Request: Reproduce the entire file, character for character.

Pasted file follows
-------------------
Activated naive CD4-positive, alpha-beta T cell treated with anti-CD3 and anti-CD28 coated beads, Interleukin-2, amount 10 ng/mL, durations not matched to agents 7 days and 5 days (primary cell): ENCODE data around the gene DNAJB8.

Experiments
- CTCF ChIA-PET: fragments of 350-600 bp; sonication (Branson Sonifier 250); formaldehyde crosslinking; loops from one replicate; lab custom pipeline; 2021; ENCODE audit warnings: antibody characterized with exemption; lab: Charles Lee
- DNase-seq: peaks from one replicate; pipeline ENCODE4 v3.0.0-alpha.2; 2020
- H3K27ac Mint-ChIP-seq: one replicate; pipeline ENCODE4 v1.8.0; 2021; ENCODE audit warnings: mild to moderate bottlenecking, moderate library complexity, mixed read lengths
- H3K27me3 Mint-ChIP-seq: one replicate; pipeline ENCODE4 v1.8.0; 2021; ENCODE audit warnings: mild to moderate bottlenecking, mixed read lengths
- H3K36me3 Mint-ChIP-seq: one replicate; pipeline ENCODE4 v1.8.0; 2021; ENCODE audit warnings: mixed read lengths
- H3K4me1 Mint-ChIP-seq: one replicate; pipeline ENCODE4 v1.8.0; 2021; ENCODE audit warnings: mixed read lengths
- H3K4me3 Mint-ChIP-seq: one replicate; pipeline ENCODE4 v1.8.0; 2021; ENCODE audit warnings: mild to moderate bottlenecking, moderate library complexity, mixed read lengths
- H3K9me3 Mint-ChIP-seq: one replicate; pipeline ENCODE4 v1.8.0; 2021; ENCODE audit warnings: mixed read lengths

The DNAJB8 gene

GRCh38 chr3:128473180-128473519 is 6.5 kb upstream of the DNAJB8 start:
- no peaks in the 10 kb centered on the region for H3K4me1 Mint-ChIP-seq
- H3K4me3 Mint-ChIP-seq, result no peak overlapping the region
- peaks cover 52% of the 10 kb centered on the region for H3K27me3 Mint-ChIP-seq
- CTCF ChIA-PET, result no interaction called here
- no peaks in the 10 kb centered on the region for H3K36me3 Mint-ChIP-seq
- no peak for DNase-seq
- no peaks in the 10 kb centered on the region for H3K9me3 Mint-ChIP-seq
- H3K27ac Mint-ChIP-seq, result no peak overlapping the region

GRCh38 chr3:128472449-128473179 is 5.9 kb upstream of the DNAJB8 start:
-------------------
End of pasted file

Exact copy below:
Activated naive CD4-positive, alpha-beta T cell treated with anti-CD3 and anti-CD28 coated beads, Interleukin-2, amount 10 ng/mL, durations not matched to agents 7 days and 5 days (primary cell): ENCODE data around the gene DNAJB8.

Experiments
- CTCF ChIA-PET: fragments of 350-600 bp; sonication (Branson Sonifier 250); formaldehyde crosslinking; loops from one replicate; lab custom pipeline; 2021; ENCODE audit warnings: antibody characterized with exemption; lab: Charles Lee
- DNase-seq: peaks from one replicate; pipeline ENCODE4 v3.0.0-alpha.2; 2020
- H3K27ac Mint-ChIP-seq: one replicate; pipeline ENCODE4 v1.8.0; 2021; ENCODE audit warnings: mild to moderate bottlenecking, moderate library complexity, mixed read lengths
- H3K27me3 Mint-ChIP-seq: one replicate; pipeline ENCODE4 v1.8.0; 2021; ENCODE audit warnings: mild to moderate bottlenecking, mixed read lengths
- H3K36me3 Mint-ChIP-seq: one replicate; pipeline ENCODE4 v1.8.0; 2021; ENCODE audit warnings: mixed read lengths
- H3K4me1 Mint-ChIP-seq: one replicate; pipeline ENCODE4 v1.8.0; 2021; ENCODE audit warnings: mixed read lengths
- H3K4me3 Mint-ChIP-seq: one replicate; pipeline ENCODE4 v1.8.0; 2021; ENCODE audit warnings: mild to moderate bottlenecking, moderate library complexity, mixed read lengths
- H3K9me3 Mint-ChIP-seq: one replicate; pipeline ENCODE4 v1.8.0; 2021; ENCODE audit warnings: mixed read lengths

The DNAJB8 gene

GRCh38 chr3:128473180-128473519 is 6.5 kb upstream of the DNAJB8 start:
- no peaks in the 10 kb centered on the region for H3K4me1 Mint-ChIP-seq
- H3K4me3 Mint-ChIP-seq, result no peak overlapping the region
- peaks cover 52% of the 10 kb centered on the region for H3K27me3 Mint-ChIP-seq
- CTCF ChIA-PET, result no interaction called here
- no peaks in the 10 kb centered on the region for H3K36me3 Mint-ChIP-seq
- no peak for DNase-seq
- no peaks in the 10 kb centered on the region for H3K9me3 Mint-ChIP-seq
- H3K27ac Mint-ChIP-seq, result no peak overlapping the region

GRCh38 chr3:128472449-128473179 is 5.9 kb upstream of the DNAJB8 start: